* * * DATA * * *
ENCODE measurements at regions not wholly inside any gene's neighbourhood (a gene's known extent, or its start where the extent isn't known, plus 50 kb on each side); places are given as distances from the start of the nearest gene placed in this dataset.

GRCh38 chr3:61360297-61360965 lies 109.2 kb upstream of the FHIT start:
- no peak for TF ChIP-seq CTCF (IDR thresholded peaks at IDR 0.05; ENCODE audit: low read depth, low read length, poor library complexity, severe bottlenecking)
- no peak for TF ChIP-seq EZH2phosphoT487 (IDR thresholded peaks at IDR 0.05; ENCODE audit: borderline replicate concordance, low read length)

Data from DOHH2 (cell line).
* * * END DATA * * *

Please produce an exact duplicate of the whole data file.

ENCODE measurements at regions not wholly inside any gene's neighbourhood (a gene's known extent, or its start where the extent isn't known, plus 50 kb on each side); places are given as distances from the start of the nearest gene placed in this dataset.

GRCh38 chr3:61360297-61360965 lies 109.2 kb upstream of the FHIT start:
- no peak for TF ChIP-seq CTCF (IDR thresholded peaks at IDR 0.05; ENCODE audit: low read depth, low read length, poor library complexity, severe bottlenecking)
- no peak for TF ChIP-seq EZH2phosphoT487 (IDR thresholded peaks at IDR 0.05; ENCODE audit: borderline replicate concordance, low read length)

Data from DOHH2 (cell line).